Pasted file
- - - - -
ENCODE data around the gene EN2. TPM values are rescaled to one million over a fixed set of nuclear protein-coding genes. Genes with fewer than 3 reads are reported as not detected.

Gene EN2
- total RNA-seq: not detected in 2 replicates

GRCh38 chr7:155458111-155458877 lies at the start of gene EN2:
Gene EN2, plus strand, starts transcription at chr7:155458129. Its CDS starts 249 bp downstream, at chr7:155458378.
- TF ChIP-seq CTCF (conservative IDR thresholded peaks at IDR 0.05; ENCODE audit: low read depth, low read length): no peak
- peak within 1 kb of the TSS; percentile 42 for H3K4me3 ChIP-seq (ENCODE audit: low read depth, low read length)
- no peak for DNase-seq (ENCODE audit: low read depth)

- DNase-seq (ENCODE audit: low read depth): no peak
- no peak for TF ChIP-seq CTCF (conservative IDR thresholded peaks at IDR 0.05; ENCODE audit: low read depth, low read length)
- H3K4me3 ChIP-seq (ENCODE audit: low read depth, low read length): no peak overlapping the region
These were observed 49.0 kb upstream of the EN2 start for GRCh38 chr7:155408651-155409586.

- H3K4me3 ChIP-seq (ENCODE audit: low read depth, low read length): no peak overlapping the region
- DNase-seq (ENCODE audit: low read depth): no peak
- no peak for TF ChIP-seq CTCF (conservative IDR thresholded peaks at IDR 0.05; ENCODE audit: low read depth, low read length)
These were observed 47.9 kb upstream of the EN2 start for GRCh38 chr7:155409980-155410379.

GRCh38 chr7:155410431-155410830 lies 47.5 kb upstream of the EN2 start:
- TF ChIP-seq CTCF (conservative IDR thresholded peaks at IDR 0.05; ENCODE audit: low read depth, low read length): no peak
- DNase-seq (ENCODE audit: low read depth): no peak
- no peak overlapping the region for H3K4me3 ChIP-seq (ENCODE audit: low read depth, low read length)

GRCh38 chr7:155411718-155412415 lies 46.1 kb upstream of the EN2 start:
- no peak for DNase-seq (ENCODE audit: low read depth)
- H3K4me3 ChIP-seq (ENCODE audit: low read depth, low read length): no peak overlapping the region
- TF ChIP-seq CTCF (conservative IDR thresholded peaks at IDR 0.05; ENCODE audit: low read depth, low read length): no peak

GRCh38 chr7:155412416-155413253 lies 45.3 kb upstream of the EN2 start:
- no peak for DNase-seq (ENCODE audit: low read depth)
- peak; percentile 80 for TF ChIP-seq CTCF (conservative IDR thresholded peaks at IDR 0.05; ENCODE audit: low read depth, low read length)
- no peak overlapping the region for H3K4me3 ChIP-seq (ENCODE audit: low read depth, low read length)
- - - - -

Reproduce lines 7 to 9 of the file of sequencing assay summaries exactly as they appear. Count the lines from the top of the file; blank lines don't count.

- peak within 1 kb of the TSS; percentile 42 for H3K4me3 ChIP-seq (ENCODE audit: low read depth, low read length)
- no peak for DNase-seq (ENCODE audit: low read depth)

- DNase-seq (ENCODE audit: low read depth): no peak